A summer breeze tousles Dr. Beth Mast’s hair, still streaked pink from a recent roller-derby match, as she shows off a demonstration wind turbine near the Jane S. McKimmon Center. A renewable energy specialist at the NC Solar Center, Mast plans to use her GenX spunk to convince old-time farmers across eastern North Carolina that the answer to some of their energy needs is blowing in the wind.

Working with the Coastal Wind Initiative (CWI), a Solar Center program that studies the speed, direction, and sustainability of wind, Mast is looking at the feasibility of placing towers topped by three-blade turbines on farms and in backyards to create electricity from thin air. Eight mobile units test winds at different locales and help drum up interest. “Although the Wright brothers came to Kitty Hawk because of the wind, wind is very site-specific in North Carolina,” she says. “This isn’t like the Midwest, where the wind blows constantly across the plain.”

It’s also different from the Mediterranean island of Malta, where Mast worked with an Italian wind engineer while in college. She later erected a couple dozen towers and turbines across Virginia before helping launch CWI two years ago. “There are a lot of misconceptions about the turbines, like they’re noisy or they kill birds,” she says. “We’ve just got to go out with the facts and convince people of the economic and environmental opportunities offered by wind energy.”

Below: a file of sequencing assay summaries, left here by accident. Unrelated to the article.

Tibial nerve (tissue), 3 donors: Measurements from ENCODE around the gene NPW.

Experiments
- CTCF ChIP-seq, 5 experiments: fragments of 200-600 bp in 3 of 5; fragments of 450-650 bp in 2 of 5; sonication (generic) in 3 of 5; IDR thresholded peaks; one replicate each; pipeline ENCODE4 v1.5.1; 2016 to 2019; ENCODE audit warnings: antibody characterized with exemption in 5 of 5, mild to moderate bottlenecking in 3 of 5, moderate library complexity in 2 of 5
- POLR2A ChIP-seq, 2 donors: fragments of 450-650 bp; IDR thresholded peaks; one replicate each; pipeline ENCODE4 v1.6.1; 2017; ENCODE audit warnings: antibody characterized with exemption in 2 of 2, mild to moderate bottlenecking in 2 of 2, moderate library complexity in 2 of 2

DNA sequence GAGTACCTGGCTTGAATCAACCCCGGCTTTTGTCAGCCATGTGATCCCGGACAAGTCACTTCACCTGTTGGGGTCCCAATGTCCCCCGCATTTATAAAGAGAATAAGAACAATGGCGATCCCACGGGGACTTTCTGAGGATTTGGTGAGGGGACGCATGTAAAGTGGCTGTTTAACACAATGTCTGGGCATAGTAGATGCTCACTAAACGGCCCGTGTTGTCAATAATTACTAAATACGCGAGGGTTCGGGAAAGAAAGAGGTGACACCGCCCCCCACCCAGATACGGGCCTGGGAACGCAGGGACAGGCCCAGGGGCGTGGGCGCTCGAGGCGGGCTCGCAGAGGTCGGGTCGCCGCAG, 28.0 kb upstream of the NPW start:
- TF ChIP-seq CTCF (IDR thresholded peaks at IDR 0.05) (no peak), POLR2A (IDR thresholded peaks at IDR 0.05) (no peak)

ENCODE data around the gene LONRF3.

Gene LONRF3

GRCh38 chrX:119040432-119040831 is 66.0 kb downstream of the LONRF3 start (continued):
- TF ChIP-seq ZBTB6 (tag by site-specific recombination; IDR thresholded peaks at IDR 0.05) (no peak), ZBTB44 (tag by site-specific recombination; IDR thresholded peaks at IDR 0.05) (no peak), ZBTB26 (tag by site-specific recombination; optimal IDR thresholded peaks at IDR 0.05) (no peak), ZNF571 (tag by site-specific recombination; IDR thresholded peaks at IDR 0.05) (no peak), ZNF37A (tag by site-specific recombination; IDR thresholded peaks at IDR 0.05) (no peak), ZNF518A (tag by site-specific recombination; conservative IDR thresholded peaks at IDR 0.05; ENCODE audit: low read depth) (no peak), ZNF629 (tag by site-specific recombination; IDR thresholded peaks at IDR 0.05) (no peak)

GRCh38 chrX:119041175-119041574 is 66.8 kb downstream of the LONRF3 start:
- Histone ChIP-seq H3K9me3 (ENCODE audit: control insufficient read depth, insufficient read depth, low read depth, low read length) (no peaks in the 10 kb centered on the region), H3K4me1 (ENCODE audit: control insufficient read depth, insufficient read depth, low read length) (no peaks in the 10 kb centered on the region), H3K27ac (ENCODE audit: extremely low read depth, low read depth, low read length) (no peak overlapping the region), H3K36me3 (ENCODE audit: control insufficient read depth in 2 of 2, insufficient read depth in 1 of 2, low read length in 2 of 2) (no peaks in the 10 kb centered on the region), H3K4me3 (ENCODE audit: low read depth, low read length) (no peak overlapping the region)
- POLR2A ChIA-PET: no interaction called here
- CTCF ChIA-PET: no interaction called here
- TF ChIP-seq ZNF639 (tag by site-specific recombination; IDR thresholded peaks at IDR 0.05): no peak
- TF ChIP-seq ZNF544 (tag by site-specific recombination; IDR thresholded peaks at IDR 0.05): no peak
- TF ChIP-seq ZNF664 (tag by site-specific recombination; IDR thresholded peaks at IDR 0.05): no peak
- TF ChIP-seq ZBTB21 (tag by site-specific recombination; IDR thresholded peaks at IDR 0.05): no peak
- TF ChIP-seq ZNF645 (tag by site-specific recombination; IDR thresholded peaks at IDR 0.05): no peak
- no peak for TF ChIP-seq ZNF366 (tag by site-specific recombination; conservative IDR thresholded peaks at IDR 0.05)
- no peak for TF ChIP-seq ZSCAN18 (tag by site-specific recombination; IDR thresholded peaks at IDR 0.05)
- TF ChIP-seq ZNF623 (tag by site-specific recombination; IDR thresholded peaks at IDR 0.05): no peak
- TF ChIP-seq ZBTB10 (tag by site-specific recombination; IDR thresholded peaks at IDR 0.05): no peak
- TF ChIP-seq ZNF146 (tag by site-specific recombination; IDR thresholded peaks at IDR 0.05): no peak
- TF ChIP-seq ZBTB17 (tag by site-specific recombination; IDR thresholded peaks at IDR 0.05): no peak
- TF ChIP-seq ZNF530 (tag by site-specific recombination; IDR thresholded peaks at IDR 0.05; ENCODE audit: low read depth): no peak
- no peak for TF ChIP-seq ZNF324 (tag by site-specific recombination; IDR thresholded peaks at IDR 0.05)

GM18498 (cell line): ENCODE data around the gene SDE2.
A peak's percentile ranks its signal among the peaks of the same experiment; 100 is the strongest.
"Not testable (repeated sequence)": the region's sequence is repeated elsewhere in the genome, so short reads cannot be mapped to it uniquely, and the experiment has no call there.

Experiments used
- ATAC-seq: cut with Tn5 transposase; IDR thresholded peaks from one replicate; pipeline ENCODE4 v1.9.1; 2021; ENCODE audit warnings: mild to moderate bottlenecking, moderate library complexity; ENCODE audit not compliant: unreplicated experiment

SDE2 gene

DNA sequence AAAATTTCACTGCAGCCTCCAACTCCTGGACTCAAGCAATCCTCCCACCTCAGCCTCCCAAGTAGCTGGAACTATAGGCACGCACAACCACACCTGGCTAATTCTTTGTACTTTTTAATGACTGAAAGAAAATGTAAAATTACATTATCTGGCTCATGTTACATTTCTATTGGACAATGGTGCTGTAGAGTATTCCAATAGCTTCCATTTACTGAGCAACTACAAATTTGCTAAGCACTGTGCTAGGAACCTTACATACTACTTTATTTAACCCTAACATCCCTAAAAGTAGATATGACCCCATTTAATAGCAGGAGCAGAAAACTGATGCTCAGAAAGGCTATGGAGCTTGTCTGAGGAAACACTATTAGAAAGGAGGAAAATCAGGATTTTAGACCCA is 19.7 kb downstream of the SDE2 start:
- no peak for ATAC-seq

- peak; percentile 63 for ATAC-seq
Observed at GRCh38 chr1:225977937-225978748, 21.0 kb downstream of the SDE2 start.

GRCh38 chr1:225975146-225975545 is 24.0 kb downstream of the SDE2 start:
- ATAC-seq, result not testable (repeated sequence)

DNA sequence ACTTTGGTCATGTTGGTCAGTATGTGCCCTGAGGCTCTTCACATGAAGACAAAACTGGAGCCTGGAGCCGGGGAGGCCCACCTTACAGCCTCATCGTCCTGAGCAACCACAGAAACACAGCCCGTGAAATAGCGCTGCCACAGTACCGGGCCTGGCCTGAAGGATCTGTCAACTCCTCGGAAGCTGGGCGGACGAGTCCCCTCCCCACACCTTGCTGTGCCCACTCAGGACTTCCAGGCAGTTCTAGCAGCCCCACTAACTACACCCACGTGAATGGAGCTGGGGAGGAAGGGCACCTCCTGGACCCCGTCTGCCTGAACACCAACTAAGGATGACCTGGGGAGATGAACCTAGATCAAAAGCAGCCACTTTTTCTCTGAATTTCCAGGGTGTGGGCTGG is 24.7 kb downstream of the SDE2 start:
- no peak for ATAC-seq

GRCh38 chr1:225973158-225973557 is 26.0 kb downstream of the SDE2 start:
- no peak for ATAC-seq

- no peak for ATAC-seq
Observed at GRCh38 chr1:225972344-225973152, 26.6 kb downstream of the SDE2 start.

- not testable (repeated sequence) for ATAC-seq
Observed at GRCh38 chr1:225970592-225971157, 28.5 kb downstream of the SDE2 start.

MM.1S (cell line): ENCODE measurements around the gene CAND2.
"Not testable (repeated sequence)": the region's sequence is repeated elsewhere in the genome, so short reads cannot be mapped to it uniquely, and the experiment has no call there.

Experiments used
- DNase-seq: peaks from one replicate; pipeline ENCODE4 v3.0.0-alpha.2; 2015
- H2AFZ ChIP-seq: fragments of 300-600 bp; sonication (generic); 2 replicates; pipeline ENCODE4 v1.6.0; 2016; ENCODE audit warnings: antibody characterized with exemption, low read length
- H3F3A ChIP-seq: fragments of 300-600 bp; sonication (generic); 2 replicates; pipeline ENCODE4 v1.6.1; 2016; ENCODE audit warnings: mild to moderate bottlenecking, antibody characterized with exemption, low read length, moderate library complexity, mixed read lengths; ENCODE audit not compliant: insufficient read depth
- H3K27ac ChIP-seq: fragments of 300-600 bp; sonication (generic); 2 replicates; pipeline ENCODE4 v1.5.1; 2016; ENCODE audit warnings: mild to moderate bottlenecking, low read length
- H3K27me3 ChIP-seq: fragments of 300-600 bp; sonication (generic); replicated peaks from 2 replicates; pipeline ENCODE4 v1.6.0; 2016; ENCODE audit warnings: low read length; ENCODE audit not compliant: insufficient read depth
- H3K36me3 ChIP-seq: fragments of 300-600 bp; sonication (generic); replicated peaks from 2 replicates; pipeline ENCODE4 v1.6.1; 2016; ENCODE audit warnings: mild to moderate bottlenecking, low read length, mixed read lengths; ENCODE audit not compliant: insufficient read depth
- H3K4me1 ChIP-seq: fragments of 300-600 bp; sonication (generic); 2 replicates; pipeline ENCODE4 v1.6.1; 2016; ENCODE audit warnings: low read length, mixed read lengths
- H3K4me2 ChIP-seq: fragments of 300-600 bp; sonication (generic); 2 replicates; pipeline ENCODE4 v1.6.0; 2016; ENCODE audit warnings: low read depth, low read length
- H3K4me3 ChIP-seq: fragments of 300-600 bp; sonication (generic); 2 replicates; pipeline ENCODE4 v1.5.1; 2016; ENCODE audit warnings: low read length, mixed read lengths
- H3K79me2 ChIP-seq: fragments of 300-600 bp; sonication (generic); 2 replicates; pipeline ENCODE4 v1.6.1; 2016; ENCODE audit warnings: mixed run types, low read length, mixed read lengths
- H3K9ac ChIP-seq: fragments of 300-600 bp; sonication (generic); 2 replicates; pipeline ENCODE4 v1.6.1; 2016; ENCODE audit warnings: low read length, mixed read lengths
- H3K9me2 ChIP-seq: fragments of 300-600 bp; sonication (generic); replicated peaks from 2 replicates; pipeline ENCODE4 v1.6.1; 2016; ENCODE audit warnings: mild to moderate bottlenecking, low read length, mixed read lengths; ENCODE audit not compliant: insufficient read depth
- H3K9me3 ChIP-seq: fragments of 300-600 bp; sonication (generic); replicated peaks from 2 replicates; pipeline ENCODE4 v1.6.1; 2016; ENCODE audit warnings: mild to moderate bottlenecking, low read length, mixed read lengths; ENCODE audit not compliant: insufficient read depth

The breezes blow long and hard enough across North Carolina’s coastal sounds and barrier islands to build a wind farm—a series of turbines that could sustain thousands of homes. But Mast says winds also reach an average sustained speed of 10 mph—the minimum needed to power a turbine for a single house—in pockets across eastern North Carolina. She is working with environmental groups and state and federal agencies to identify tax credits and study local ordinances to clear the way for the construction of more wind turbines. “The more defined the path can be for development,” she says, “the more interest there will be.”


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